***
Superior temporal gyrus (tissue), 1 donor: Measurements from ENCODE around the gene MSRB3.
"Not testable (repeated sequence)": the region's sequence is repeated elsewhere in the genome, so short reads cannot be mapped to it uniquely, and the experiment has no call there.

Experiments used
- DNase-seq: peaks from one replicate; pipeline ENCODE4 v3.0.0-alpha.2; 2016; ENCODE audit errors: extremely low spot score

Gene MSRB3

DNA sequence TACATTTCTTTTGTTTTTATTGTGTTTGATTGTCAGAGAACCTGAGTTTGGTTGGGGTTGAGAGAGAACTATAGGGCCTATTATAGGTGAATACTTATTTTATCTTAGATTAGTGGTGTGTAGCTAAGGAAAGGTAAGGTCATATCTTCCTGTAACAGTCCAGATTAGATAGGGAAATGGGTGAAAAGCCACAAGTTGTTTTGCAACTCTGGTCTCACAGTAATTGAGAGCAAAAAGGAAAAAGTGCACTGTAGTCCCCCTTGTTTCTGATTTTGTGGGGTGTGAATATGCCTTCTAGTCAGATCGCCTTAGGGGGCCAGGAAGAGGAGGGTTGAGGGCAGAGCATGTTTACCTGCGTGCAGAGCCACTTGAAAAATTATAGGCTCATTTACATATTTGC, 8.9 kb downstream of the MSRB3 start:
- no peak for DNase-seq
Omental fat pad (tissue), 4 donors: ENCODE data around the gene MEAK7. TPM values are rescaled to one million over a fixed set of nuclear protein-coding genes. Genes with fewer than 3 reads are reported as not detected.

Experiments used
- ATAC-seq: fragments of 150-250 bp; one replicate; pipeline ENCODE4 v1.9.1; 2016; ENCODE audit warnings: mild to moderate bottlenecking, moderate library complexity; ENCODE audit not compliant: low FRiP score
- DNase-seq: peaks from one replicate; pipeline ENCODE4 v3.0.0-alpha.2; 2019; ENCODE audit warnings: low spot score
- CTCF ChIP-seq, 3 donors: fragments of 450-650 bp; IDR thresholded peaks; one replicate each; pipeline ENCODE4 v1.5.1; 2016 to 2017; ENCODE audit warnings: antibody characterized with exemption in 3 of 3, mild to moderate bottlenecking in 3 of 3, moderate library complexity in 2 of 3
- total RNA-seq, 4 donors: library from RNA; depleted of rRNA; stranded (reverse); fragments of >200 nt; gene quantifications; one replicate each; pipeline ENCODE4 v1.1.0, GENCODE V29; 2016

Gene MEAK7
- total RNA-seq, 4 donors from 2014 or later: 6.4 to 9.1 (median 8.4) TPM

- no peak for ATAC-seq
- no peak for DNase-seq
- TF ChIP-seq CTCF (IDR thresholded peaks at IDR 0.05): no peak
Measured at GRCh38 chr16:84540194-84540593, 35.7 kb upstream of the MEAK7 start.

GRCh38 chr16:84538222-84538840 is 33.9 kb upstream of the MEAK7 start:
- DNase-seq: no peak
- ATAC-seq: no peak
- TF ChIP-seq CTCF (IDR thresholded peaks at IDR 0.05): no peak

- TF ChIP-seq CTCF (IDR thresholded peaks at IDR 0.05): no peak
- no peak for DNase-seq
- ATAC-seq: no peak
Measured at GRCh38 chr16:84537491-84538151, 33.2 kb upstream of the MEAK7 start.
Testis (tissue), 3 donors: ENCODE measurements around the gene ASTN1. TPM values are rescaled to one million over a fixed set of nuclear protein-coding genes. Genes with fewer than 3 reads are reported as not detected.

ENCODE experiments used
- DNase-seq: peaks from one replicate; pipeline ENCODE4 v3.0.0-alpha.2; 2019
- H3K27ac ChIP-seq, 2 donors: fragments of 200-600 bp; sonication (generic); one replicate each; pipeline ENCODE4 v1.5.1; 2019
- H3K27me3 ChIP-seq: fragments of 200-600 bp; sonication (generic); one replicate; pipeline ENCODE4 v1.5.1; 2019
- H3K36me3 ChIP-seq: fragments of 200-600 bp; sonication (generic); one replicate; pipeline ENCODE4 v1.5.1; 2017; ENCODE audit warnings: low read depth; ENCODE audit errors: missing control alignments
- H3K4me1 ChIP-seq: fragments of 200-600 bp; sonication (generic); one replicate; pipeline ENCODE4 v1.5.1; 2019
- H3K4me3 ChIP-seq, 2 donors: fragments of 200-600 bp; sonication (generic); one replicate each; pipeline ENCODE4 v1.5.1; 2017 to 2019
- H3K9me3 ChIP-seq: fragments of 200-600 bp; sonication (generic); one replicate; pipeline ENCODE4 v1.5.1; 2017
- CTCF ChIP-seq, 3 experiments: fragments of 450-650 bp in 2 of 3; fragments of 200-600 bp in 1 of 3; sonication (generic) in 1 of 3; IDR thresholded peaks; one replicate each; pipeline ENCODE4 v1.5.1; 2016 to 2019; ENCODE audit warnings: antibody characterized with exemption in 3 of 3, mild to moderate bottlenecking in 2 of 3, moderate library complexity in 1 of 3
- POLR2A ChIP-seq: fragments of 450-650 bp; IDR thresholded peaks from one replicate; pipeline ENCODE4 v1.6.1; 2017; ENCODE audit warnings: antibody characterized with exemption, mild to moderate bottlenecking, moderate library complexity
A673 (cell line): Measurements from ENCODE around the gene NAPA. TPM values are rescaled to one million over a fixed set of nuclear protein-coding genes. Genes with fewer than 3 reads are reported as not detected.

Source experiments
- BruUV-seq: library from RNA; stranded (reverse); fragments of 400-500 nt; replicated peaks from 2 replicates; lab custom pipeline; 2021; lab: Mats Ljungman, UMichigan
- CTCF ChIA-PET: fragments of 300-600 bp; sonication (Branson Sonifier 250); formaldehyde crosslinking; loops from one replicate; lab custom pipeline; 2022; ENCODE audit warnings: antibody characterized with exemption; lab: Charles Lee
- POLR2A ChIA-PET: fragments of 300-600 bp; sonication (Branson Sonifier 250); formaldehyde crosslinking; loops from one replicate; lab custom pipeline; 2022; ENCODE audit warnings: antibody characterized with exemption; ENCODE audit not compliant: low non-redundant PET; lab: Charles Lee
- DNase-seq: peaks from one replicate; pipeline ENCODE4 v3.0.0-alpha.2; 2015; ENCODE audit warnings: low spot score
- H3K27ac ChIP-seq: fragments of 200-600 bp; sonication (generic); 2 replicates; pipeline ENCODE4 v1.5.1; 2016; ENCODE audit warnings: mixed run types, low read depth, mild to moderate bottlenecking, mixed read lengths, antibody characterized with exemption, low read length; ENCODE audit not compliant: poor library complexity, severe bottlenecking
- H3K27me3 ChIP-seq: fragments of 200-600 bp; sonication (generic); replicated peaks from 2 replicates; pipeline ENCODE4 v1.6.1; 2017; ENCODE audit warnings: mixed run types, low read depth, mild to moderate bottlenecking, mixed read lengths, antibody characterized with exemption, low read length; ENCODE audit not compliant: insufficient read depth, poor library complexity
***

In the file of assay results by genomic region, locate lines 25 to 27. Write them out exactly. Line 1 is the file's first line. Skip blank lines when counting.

- no peak for DNase-seq
- ATAC-seq: no peak
Measured at GRCh38 chr16:84537491-84538151, 33.2 kb upstream of the MEAK7 start.